So why the bad rep? "Carbs have a bad reputation because 90 percent of the carbohydrates eaten by North Americans are refined, in the form of starches and sugars," says Melina. Not all carbs are created equal. Simple carbs, which are composed almost primarily of sugar, can cause a "sugar rush" and increase insulin resistance, which can increase stored fat and hamper weight loss efforts. Complex carbs—including starches like brown rice, whole-wheat pasta and whole-grain breads—enter the bloodstream more slowly and result in less stored fat.

That said, both types of carbs have a place in a healthy diet, as long as they're used appropriately, according to Bright. "For example, oatmeal is a complex carbohydrate that is excellent for long-term fueling of the body, so it's easy to think that all your carbohydrate intake should be 'complex,'" she says. "But an apple is a simple carbohydrate, and is also a healthy choice. The key takeaway is to strive for the appropriate combination of simple and complex carbohydrates."

Additionally, carbs encompass a lot more than just bread and pasta. "Fruits and vegetables are carbohydrates," Bright says. "This group is large and contains a lot of foods you might not realize."

Below is Hand's simple plan for carbohydrate control:

RULE 1: Include the following in your diet:
  • Fruits: 2-4 servings daily
  • Vegetables: 3-5 servings daily
  • Whole grain breads, muffins, bagels, rolls, pasta, noodles, crackers, cereal, and brown rice: 6-11 servings daily
  • Legumesbeans and peas: 1-2 servings daily
  • Low-fat and non-fat dairy products: 3 servings daily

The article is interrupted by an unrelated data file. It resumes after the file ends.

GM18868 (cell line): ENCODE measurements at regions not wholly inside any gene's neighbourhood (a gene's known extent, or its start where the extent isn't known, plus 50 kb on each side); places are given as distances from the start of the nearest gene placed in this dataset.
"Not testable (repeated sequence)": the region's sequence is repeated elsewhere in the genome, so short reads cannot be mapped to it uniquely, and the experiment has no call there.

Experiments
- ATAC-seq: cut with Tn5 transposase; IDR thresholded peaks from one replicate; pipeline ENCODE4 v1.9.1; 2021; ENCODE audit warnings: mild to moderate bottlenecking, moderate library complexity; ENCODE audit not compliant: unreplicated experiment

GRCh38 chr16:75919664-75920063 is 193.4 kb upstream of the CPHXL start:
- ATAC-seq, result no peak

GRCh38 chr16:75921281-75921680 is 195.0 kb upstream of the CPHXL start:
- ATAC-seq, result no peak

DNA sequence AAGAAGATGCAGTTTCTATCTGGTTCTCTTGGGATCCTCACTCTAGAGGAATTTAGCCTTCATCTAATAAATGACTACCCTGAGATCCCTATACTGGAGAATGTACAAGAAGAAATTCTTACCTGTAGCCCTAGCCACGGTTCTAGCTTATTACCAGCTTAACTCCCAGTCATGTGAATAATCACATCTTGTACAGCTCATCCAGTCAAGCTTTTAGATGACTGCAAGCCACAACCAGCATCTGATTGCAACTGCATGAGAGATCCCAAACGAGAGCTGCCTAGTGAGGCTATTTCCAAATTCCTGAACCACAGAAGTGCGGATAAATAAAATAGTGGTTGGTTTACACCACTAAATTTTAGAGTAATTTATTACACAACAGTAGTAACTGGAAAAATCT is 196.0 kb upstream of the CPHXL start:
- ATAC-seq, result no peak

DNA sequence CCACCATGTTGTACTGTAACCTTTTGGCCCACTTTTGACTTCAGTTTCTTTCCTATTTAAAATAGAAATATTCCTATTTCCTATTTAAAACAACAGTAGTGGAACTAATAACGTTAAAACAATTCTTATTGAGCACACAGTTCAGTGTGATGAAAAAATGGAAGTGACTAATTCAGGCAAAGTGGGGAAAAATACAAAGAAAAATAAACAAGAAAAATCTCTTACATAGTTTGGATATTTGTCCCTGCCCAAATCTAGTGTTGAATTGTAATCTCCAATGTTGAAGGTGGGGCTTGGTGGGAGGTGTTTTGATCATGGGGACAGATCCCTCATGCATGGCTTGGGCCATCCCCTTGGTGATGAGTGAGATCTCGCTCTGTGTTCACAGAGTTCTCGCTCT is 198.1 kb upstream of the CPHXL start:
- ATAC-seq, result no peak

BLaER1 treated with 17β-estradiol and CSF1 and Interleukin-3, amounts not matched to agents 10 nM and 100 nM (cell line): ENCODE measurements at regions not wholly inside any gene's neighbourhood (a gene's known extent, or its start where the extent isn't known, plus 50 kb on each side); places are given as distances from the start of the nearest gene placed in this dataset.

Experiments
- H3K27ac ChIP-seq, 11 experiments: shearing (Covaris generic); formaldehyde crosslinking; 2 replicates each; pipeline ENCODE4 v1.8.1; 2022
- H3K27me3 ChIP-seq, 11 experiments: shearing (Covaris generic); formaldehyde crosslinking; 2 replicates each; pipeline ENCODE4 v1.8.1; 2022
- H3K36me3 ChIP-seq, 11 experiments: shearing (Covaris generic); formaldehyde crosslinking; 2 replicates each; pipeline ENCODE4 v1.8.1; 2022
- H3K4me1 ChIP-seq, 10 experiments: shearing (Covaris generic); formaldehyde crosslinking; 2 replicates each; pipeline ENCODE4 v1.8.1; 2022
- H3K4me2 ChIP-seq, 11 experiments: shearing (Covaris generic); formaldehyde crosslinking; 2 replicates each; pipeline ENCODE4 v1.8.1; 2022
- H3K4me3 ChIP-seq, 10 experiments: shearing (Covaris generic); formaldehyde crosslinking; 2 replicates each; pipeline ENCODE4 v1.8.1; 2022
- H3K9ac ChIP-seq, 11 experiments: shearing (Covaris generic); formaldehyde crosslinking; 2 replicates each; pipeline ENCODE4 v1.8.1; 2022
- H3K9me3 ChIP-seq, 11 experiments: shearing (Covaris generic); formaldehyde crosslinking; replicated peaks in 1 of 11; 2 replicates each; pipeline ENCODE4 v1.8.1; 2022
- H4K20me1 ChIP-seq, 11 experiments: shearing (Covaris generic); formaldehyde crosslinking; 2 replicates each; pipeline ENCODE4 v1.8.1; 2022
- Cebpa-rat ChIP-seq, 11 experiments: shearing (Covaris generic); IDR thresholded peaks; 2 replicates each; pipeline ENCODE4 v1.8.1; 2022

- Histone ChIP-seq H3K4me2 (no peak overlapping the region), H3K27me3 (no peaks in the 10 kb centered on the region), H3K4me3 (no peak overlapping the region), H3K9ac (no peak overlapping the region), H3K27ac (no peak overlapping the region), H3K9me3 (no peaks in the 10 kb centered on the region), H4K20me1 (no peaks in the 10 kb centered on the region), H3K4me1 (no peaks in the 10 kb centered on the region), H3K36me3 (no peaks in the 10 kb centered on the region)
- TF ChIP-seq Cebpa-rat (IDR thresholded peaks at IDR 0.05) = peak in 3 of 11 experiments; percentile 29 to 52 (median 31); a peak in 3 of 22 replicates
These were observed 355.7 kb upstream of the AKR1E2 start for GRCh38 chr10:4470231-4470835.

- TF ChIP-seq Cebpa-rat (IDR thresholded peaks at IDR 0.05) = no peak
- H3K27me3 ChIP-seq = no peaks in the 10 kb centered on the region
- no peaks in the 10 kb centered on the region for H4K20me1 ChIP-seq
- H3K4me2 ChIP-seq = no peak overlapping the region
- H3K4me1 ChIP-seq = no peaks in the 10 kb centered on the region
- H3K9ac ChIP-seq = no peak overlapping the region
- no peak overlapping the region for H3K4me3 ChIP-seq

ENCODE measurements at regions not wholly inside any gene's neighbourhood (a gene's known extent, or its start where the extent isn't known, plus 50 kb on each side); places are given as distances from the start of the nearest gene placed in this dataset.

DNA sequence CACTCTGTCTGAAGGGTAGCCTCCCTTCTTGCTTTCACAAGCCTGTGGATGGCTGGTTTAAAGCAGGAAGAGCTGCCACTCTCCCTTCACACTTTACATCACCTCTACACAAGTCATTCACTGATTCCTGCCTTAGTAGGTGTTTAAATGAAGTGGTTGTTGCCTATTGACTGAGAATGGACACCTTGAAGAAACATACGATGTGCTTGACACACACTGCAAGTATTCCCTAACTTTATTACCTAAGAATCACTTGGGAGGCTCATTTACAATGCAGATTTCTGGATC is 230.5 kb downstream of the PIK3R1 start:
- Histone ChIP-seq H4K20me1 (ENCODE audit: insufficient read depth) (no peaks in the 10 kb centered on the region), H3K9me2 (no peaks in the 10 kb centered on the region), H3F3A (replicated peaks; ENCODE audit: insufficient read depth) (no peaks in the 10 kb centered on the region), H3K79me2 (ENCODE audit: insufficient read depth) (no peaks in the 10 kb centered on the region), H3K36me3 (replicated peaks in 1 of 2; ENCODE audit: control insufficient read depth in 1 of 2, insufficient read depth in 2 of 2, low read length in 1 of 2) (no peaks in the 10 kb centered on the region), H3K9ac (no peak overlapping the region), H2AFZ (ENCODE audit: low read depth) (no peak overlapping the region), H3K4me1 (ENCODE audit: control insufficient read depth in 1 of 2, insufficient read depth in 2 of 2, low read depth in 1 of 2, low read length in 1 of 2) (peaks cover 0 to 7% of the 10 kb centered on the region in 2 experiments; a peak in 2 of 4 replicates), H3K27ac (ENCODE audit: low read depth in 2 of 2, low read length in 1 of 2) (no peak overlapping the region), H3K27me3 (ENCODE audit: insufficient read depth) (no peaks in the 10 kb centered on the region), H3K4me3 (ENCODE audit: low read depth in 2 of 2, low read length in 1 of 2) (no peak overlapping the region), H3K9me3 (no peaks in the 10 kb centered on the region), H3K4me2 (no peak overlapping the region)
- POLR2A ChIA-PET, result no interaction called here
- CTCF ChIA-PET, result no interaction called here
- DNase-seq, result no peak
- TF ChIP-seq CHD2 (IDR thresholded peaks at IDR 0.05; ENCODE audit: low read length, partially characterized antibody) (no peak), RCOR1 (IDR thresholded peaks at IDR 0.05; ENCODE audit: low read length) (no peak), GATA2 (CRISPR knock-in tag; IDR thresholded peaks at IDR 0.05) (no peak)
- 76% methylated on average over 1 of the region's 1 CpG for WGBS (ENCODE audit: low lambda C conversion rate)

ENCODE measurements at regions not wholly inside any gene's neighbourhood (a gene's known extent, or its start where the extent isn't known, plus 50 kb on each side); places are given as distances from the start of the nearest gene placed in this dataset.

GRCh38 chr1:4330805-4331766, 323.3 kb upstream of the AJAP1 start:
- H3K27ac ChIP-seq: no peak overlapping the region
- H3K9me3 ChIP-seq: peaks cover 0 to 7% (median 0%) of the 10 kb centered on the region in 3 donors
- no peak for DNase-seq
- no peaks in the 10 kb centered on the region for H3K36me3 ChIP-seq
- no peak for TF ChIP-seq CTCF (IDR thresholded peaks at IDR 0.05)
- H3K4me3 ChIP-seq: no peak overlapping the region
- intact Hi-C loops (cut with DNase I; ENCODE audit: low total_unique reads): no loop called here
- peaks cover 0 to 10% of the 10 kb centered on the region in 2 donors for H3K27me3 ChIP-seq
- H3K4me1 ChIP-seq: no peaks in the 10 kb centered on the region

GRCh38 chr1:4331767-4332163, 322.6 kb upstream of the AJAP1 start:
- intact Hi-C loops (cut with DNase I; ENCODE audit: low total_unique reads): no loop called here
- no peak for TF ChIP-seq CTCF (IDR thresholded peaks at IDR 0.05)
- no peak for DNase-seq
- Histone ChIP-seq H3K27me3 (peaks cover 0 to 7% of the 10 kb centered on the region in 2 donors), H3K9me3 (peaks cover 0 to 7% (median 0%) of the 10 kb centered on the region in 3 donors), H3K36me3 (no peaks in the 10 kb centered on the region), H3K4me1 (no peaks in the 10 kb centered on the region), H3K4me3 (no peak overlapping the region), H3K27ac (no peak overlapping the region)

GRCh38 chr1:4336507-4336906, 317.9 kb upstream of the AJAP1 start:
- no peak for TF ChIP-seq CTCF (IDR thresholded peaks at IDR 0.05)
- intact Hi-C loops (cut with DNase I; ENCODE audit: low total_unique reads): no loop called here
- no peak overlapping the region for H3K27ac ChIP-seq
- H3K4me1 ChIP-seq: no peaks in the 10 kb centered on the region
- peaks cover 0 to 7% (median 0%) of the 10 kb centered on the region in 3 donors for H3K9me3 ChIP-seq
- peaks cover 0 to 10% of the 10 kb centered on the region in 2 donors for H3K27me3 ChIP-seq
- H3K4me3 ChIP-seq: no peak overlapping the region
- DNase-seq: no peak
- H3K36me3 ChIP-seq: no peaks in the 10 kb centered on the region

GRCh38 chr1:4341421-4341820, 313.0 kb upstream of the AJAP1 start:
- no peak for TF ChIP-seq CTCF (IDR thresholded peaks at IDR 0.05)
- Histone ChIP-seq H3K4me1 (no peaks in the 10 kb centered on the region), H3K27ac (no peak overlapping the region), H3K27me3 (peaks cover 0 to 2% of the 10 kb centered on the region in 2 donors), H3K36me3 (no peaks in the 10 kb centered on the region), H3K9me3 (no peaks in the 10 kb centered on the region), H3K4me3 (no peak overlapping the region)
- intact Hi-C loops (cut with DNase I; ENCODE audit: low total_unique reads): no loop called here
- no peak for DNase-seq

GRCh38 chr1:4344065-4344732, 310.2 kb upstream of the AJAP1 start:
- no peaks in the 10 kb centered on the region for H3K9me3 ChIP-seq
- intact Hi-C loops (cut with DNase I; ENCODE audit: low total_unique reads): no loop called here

RULE 2: Limit the following to less than 2 servings daily:
  • Fruit juice
  • Refined and processed white flour products (bread, muffins, bagels, rolls, pasta, noodles, crackers, cereal)
  • White rice
  • French fries
  • Fried vegetables
RULE 3: Eliminate the following from your diet or eat only on occasion:
  • Sugary desserts, cookies, cakes, pies, candies
  • Doughnuts and pastries
  • Chips, cola and other carbonated beverages
  • Sugar, honey, syrup, jam, jelly, molasses
Multi-tasking Macronutrients

You don't necessarily have to eat multiple foods from each list to hit your macronutrient target intake. As Bright points out, some foods that seem like excellent sources of one macronutrient are actually an excellent source of another.

"For example, nuts are often cited as a great source of protein," she says. "While this is true, a serving of nuts actually has more fat than protein. Again, this isn't necessarily bad, since nut fats are often heart-healthy—we just need to be aware of the fact so we understand overall calorie intake."